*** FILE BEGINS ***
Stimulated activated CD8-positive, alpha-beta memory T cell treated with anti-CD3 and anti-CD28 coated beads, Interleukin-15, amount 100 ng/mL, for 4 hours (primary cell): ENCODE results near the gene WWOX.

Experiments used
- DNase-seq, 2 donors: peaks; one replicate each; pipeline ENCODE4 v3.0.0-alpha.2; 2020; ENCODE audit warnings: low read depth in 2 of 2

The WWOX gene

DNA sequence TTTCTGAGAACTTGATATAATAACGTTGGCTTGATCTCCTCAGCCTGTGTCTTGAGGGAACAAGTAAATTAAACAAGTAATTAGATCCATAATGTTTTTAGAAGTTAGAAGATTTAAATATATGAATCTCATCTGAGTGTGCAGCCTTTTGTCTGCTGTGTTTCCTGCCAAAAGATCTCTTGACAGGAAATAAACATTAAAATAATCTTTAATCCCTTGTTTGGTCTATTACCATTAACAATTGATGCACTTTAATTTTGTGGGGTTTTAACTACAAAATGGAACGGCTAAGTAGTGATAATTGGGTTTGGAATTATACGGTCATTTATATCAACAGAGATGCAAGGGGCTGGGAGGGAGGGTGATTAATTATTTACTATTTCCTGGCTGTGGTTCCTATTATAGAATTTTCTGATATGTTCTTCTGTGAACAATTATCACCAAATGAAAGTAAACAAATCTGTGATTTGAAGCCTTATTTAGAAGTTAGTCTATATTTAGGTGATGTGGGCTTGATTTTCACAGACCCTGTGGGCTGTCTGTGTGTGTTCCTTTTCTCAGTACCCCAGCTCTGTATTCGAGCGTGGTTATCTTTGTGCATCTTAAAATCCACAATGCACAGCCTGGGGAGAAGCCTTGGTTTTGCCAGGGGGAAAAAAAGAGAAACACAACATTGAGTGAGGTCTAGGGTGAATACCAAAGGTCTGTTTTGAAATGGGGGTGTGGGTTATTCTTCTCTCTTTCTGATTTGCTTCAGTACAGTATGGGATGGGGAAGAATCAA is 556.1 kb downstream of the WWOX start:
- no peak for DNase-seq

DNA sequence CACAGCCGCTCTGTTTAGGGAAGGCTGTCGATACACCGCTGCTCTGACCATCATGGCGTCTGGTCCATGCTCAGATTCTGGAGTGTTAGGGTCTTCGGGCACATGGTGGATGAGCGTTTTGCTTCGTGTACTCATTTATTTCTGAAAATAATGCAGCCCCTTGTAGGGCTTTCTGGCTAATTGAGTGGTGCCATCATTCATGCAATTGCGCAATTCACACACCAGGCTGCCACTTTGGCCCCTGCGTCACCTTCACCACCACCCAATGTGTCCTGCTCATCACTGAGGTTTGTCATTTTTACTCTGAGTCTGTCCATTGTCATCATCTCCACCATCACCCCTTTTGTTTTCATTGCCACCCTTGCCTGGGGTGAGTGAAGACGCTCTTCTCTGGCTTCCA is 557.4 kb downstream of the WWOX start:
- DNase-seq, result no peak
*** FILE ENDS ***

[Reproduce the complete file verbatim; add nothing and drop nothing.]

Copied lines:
Stimulated activated CD8-positive, alpha-beta memory T cell treated with anti-CD3 and anti-CD28 coated beads, Interleukin-15, amount 100 ng/mL, for 4 hours (primary cell): ENCODE results near the gene WWOX.

Experiments used
- DNase-seq, 2 donors: peaks; one replicate each; pipeline ENCODE4 v3.0.0-alpha.2; 2020; ENCODE audit warnings: low read depth in 2 of 2

The WWOX gene

DNA sequence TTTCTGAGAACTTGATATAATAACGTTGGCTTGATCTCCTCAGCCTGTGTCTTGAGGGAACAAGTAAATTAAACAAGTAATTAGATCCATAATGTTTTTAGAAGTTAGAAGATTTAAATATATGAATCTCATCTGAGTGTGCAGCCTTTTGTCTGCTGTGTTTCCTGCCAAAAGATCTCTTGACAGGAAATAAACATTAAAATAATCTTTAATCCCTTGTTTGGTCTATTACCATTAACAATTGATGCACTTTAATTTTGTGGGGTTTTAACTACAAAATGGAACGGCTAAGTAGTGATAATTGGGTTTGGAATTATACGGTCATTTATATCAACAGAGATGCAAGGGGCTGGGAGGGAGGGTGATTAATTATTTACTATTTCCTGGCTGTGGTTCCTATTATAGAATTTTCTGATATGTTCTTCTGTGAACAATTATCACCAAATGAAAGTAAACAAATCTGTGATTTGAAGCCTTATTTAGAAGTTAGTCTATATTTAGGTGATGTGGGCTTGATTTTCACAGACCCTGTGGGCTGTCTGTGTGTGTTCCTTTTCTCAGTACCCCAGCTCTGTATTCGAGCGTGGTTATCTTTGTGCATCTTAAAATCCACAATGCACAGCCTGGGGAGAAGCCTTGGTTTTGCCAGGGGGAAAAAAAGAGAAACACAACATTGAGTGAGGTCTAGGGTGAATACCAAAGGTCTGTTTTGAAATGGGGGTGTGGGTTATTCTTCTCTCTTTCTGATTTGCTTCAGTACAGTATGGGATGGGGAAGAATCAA is 556.1 kb downstream of the WWOX start:
- no peak for DNase-seq

DNA sequence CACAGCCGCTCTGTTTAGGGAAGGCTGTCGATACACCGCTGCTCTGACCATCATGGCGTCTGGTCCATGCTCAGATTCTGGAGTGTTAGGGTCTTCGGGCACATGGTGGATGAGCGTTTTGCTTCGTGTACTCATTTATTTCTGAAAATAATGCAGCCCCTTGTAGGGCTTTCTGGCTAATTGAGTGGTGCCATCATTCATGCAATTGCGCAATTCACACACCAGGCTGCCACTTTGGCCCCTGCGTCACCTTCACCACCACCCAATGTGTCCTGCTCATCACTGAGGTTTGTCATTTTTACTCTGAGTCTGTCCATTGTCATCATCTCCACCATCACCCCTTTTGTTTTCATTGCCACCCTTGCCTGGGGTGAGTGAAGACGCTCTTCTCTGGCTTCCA is 557.4 kb downstream of the WWOX start:
- DNase-seq, result no peak